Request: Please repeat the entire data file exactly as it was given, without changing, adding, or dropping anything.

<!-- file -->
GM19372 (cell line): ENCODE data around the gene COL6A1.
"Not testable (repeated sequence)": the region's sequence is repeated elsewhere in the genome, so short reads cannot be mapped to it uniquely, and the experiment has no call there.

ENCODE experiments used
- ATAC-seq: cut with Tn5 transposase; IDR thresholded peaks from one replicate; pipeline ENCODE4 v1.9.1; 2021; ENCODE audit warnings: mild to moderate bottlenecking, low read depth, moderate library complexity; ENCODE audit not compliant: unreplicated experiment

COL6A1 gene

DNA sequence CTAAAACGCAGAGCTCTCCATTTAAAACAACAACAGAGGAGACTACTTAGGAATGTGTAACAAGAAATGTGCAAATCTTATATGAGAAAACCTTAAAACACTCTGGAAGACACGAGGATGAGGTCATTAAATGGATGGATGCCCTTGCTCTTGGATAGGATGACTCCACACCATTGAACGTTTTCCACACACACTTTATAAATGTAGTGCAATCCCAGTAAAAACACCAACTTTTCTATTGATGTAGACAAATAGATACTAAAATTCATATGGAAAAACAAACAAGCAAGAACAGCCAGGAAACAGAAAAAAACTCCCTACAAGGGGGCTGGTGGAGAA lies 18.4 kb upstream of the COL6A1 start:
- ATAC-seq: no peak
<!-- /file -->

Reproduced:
GM19372 (cell line): ENCODE data around the gene COL6A1.
"Not testable (repeated sequence)": the region's sequence is repeated elsewhere in the genome, so short reads cannot be mapped to it uniquely, and the experiment has no call there.

ENCODE experiments used
- ATAC-seq: cut with Tn5 transposase; IDR thresholded peaks from one replicate; pipeline ENCODE4 v1.9.1; 2021; ENCODE audit warnings: mild to moderate bottlenecking, low read depth, moderate library complexity; ENCODE audit not compliant: unreplicated experiment

COL6A1 gene

DNA sequence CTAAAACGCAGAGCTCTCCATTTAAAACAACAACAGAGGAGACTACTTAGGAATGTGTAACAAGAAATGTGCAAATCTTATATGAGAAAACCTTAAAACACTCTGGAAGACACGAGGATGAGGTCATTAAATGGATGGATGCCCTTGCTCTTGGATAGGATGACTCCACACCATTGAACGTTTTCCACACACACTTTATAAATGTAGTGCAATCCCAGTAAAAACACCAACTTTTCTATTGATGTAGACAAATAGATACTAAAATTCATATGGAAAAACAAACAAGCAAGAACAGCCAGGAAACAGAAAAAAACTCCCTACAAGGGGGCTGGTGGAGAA lies 18.4 kb upstream of the COL6A1 start:
- ATAC-seq: no peak